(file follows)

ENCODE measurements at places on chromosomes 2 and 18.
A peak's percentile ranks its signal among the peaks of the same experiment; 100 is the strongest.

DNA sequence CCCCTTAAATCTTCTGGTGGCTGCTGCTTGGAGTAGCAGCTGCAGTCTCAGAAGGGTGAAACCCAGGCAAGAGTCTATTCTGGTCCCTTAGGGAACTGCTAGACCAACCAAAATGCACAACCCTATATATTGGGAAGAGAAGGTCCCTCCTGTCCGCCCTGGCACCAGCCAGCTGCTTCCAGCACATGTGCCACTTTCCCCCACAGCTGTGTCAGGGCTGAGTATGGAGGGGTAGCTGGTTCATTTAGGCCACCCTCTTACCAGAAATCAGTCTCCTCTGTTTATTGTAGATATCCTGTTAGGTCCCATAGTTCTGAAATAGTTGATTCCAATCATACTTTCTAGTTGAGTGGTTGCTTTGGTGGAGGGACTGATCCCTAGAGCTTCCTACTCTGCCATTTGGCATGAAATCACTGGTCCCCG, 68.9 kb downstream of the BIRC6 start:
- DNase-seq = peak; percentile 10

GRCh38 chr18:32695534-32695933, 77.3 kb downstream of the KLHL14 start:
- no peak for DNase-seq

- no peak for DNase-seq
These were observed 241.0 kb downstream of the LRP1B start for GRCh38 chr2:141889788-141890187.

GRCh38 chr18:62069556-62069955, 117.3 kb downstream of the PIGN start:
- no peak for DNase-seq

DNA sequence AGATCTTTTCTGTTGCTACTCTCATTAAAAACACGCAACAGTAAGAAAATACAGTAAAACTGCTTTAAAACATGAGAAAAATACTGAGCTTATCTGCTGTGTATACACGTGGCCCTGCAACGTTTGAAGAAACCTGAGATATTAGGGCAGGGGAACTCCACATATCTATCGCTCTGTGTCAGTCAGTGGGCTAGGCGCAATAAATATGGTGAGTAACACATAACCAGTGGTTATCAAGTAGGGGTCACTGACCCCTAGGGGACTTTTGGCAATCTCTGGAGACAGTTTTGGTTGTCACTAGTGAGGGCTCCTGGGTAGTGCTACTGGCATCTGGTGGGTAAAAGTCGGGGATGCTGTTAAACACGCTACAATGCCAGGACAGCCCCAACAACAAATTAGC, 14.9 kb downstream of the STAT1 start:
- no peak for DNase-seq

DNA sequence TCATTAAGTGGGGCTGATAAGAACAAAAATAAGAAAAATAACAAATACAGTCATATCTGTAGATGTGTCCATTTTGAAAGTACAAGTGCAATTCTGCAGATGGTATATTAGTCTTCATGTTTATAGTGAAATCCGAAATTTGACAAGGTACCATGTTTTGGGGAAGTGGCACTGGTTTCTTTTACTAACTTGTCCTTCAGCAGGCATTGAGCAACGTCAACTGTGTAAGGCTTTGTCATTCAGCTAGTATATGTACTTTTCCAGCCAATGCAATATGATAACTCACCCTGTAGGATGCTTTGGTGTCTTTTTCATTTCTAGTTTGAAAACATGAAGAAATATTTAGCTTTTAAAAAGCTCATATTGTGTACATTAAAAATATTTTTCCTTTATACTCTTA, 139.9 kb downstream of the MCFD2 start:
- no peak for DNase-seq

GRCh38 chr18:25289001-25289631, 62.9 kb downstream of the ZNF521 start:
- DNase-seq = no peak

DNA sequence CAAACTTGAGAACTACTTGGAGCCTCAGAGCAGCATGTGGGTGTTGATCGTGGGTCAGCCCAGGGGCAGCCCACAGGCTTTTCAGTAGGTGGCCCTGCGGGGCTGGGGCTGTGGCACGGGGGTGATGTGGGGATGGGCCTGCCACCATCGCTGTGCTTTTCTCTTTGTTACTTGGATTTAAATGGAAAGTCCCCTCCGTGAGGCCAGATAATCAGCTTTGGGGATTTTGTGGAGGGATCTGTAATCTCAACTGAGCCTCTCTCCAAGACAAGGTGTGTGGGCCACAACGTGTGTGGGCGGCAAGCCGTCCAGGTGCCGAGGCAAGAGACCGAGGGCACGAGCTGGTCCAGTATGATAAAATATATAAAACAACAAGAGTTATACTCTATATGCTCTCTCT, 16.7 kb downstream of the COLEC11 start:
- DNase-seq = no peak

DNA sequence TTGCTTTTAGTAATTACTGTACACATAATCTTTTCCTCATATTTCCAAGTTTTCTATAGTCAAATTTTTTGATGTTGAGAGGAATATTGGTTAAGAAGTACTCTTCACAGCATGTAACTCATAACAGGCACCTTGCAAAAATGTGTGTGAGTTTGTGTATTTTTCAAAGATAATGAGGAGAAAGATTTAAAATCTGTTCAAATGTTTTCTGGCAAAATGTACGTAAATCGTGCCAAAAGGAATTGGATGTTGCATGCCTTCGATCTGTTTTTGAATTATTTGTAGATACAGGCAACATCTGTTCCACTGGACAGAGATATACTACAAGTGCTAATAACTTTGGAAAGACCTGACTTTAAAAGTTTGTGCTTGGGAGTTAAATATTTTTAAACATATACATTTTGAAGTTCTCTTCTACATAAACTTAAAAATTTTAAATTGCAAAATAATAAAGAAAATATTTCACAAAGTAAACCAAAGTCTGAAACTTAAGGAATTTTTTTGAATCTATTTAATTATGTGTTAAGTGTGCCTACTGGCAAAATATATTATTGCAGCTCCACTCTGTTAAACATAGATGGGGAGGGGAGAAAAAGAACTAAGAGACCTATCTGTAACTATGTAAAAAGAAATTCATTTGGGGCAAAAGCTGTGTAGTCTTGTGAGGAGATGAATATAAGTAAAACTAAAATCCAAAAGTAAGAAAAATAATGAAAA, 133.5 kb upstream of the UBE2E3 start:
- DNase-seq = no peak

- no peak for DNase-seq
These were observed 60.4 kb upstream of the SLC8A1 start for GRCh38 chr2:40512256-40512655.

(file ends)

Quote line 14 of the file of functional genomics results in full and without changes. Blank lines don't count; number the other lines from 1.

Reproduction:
- no peak for DNase-seq